National Influenza Immunization Week is December 2 – 8, 2012
It’s not too late to vaccinate – Get your flu vaccine today!
When it’s after November and you see signs and banners in your community that advertise, “Get Your Flu Vaccine Here,” you might think, “Isn’t it too late for that?”
The answer is no!
“Flu season typically peaks in February and can last as late as May,” says Dr. Anne Schuchat, Assistant Surgeon General of the U.S. Public Health Service and Director of CDC’s National Center for Immunization and Respiratory Diseases. “We are encouraging people who have not yet been vaccinated to get vaccinated now.”
For millions of people every season, the flu can mean a fever, cough, sore throat, runny or stuffy nose, muscle aches, fatigue, and miserable days spent in bed. However, you may not realize that more than 200,000 people are hospitalized in the United States from flu complications each year. The flu also can be deadly: CDC estimates that from the 1976-1977 season to the 2006-2007 flu season, flu-associated deaths ranged from a low of about 3,000 to a high of about 49,000 people.
This is why CDC recommends an annual flu vaccine for everyone 6 months and older. It’s available in two forms: a shot and a nasal spray. Flu shot options include the regular flu shot, the new intradermal flu shot, and a high-dose flu shot. While the regular flu shot can be given to just about everyone, the intradermal flu shot is approved for use in adults 18 through 64 years of age, and the high-dose flu shot is for people aged 65 years and older. The nasal spray vaccine is approved only for use in healthy people ages 2 to 49 years who aren’t pregnant.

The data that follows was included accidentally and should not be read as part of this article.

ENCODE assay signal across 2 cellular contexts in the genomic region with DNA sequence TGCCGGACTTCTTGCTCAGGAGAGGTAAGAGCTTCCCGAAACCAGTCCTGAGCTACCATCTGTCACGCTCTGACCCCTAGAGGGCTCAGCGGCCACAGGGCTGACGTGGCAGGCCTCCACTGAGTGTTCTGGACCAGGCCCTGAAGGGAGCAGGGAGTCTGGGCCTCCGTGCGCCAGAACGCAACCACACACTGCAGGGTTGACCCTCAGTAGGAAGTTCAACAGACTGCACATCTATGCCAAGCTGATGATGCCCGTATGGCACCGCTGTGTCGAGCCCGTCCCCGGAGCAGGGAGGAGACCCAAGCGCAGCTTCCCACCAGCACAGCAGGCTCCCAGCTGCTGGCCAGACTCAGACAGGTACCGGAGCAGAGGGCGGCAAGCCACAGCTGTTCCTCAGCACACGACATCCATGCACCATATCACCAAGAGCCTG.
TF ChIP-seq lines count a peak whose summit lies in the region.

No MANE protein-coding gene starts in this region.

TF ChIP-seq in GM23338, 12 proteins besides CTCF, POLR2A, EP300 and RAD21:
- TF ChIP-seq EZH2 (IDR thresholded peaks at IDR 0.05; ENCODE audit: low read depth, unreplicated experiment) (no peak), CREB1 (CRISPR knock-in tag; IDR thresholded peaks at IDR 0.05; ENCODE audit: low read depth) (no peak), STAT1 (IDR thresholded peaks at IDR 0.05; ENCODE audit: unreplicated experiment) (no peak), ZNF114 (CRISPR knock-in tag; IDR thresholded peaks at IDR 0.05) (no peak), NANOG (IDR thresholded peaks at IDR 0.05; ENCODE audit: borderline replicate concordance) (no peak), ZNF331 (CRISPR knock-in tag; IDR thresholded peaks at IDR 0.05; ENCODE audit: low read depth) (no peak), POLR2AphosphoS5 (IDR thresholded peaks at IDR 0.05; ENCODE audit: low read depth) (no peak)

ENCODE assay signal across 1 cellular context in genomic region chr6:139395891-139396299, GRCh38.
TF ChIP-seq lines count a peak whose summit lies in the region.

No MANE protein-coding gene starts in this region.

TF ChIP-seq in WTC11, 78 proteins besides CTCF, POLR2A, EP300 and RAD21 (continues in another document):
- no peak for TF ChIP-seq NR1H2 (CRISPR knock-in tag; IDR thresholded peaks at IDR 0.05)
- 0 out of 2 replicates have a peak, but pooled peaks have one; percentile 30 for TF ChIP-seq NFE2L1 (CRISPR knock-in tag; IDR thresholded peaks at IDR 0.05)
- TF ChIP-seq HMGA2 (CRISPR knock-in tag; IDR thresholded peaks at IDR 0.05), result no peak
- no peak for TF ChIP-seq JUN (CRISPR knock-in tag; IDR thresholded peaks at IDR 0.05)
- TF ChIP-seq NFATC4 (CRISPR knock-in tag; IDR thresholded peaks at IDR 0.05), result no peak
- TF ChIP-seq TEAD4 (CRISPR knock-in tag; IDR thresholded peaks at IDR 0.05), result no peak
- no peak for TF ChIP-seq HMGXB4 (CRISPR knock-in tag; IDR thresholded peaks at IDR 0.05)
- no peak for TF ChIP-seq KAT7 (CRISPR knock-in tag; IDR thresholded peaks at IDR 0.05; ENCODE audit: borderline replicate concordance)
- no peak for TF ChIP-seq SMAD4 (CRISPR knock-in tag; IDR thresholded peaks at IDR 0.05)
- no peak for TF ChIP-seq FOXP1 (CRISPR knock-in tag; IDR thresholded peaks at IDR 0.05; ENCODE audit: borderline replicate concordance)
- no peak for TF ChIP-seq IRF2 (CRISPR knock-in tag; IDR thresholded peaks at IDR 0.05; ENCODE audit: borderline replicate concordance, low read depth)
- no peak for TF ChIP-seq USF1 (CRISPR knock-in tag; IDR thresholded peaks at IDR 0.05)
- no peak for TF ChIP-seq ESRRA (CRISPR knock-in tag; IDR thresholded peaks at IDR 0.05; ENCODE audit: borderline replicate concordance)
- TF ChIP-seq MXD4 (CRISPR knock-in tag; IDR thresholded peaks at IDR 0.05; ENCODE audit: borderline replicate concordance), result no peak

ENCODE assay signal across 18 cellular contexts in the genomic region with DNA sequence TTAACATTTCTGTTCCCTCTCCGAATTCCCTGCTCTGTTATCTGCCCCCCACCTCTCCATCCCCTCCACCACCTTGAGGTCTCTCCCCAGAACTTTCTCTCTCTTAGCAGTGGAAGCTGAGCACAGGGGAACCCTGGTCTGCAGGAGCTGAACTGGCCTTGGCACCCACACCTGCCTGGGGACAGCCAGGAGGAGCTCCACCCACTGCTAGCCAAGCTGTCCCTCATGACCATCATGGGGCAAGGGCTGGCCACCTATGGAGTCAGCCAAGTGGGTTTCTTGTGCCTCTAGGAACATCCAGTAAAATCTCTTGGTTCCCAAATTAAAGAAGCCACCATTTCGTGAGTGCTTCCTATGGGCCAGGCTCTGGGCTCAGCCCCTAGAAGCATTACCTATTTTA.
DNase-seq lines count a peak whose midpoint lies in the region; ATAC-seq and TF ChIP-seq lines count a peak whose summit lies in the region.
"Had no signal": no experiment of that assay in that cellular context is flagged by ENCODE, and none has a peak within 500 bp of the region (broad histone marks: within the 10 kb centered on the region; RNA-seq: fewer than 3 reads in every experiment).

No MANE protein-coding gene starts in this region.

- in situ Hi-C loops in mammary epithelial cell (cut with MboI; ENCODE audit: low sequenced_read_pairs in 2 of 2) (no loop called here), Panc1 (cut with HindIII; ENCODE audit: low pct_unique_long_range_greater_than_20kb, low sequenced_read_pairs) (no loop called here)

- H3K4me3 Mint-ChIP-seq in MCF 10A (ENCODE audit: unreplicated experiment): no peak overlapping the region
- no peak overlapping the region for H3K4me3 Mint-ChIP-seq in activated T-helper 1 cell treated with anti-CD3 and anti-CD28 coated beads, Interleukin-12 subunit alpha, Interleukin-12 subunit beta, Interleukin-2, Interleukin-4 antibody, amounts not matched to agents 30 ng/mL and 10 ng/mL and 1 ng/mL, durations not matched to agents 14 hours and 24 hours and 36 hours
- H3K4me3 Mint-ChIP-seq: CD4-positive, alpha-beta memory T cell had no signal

Anyone can get the flu, but some people are at greater risk for serious flu-related complications, like pneumonia, that can lead to hospitalization and even death. For those at greater risk for complications, getting the flu vaccine is especially important.
People at greater risk include:
- Children younger than 5 years old, but especially children younger than 2 years old
- Pregnant women
- People with certain medical conditions like asthma, diabetes, or heart and lung disease
- People 65 years and older
It’s also important to get the vaccine if you care for anyone in one or more of these high risk groups, or for babies younger than 6 months because they are too young to get the vaccine.
Children 6 months through 8 years of age getting vaccinated for the first time need two doses of flu vaccine to be fully protected. If a child has not received his/her first dose, get them vaccinated now. For children who are 6 months through 8 years of age and who have been vaccinated with one dose, parents should check with the child’s doctor to see if a second dose is needed.
“Getting the flu vaccine is simple, and it’s the most important thing you can do to protect yourself and your family from the flu,” says Dr. Schuchat.
So next time you see a sign that says, “Get Your Flu Vaccine Here”, stop in your local Haggen or TOP Food and Drug Pharmacy. Our friendly pharmacy team will welcome you and make sure you leave with ‘the shot’ and ‘not the flu’!
For more information about influenza or the flu vaccine, talk to your doctor or nurse, visit http://www.cdc.gov/flu or call CDC at 1-800-CDC-INFO.